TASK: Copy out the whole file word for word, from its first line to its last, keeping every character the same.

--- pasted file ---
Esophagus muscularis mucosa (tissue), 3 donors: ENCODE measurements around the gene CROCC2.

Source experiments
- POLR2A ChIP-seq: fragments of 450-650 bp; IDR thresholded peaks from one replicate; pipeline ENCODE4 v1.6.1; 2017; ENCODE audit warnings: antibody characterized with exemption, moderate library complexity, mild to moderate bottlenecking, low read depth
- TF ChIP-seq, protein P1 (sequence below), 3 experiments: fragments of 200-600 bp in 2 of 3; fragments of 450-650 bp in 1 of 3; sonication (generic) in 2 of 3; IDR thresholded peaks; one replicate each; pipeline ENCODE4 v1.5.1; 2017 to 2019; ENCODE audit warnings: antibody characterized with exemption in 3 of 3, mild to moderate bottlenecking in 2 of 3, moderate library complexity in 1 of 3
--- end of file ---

Esophagus muscularis mucosa (tissue), 3 donors: ENCODE measurements around the gene CROCC2.

Source experiments
- POLR2A ChIP-seq: fragments of 450-650 bp; IDR thresholded peaks from one replicate; pipeline ENCODE4 v1.6.1; 2017; ENCODE audit warnings: antibody characterized with exemption, moderate library complexity, mild to moderate bottlenecking, low read depth
- TF ChIP-seq, protein P1 (sequence below), 3 experiments: fragments of 200-600 bp in 2 of 3; fragments of 450-650 bp in 1 of 3; sonication (generic) in 2 of 3; IDR thresholded peaks; one replicate each; pipeline ENCODE4 v1.5.1; 2017 to 2019; ENCODE audit warnings: antibody characterized with exemption in 3 of 3, mild to moderate bottlenecking in 2 of 3, moderate library complexity in 1 of 3